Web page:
Molecular forms of soluble HLA in body fluids: potential determants of body odor cues

Abstract

The major histocompatibility complex (MHC) has been linked to encoding for individual olfactory identity. Experiments in mice and rats proved that behavior and mating were, at least in part, determined by genes within the MHC. This study was aimed at investigating whether sHLA are excreted in human urine, saliva and sweat. In particular examination of the molecular forms in these fluids would give clues to whether break down forms of soluble MHC molecules might participate in shaping behavior. Major bands of 45, 40, and 23 kD were detectable. Increased levels of sHLA were measured using a quantitative ELISA in urine shortly before ovulation decreasing to normal levels thereafter. In animal models strain specific MHC‐linked odor cues have been detected in urine. Thus, excretion of sHLA in urine might indicate a similar role for these molecules in humans.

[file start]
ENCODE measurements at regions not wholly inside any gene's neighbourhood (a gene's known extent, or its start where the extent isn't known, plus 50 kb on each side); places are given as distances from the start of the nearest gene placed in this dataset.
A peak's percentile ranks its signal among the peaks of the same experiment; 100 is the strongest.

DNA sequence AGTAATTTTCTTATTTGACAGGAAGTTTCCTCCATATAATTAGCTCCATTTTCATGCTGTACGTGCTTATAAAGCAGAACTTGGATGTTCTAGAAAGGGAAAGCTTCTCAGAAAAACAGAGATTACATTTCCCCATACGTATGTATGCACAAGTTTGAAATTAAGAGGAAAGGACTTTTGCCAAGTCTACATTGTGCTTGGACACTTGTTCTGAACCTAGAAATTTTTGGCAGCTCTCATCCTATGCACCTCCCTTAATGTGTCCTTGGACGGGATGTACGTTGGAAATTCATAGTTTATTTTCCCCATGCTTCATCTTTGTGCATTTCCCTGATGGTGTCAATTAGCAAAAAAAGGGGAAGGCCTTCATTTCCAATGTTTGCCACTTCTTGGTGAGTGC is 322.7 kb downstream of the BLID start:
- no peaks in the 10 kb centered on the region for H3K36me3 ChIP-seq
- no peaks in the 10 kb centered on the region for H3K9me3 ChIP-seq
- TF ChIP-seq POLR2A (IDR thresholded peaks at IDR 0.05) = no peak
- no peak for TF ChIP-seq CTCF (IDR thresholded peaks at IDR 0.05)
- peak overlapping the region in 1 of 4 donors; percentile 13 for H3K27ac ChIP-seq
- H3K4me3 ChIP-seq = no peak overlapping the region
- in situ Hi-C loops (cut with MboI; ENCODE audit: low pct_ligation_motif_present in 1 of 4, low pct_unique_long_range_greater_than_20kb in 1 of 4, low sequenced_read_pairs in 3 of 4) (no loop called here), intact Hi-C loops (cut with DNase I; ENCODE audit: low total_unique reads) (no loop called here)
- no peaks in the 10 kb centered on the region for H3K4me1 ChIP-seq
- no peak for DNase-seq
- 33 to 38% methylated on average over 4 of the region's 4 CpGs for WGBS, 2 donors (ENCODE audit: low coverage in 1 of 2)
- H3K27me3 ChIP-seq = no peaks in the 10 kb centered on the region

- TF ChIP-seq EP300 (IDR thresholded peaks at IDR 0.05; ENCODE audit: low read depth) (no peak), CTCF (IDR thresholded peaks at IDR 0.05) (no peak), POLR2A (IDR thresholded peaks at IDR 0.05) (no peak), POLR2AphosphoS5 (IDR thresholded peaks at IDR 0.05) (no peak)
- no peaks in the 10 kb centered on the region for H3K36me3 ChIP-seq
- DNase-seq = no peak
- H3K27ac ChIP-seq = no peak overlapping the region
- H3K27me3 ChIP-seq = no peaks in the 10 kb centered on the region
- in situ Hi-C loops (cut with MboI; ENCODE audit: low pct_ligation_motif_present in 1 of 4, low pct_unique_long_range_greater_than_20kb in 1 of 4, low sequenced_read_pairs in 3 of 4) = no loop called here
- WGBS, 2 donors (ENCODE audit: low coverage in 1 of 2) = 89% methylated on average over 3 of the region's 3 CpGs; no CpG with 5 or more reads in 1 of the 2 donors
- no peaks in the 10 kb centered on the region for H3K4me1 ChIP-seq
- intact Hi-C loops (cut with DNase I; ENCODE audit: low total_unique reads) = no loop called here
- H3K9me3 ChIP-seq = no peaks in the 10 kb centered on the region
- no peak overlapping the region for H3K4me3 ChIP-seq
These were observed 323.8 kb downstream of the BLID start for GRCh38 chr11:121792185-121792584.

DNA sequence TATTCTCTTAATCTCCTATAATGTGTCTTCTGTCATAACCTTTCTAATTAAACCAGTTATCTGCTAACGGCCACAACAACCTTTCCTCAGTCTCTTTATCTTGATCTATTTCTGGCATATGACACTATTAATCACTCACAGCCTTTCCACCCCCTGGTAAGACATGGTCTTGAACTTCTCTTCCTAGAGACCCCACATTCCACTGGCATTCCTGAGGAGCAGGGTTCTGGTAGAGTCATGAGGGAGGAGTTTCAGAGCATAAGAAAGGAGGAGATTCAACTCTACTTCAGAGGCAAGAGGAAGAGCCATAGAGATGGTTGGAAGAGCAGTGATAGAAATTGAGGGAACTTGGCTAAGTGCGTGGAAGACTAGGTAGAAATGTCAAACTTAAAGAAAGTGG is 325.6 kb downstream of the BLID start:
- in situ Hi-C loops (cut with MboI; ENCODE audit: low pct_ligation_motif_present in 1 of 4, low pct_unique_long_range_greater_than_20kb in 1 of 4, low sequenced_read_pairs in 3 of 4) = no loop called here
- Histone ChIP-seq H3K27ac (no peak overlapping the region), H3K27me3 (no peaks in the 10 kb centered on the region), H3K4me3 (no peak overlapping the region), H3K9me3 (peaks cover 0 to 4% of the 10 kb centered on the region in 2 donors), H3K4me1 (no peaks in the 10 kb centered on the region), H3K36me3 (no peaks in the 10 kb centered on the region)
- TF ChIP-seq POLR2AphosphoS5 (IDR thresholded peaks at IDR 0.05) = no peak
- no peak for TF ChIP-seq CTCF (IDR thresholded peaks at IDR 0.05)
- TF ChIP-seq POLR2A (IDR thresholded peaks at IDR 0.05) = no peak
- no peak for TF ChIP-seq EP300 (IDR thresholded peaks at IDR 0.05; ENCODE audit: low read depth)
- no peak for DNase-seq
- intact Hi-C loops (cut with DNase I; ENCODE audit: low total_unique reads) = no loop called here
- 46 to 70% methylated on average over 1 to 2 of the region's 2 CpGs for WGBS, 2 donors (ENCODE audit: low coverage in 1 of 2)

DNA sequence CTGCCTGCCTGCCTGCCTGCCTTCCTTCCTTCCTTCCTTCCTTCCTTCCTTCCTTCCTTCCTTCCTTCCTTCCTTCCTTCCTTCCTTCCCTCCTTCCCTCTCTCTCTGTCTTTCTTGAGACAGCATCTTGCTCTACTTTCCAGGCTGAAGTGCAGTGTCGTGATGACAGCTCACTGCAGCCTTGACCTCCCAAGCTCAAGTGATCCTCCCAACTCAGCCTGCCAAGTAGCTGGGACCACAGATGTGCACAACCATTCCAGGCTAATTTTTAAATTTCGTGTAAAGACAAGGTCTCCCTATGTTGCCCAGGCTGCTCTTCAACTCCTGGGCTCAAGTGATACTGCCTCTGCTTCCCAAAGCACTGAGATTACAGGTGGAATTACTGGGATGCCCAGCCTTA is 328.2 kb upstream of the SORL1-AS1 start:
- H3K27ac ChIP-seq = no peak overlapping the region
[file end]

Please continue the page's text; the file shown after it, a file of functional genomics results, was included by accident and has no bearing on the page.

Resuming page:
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Wobst, B., Zavazava, N., Luszyk, D. et al. Molecular forms of soluble HLA in body fluids: potential determants of body odor cues. Genetica 104, 275–283 (1998). https://doi.org/10.1023/A:1026487421626

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  • ELISA
  • human body fluids
  • immunoblotting
  • menstrual cycle
  • sHLA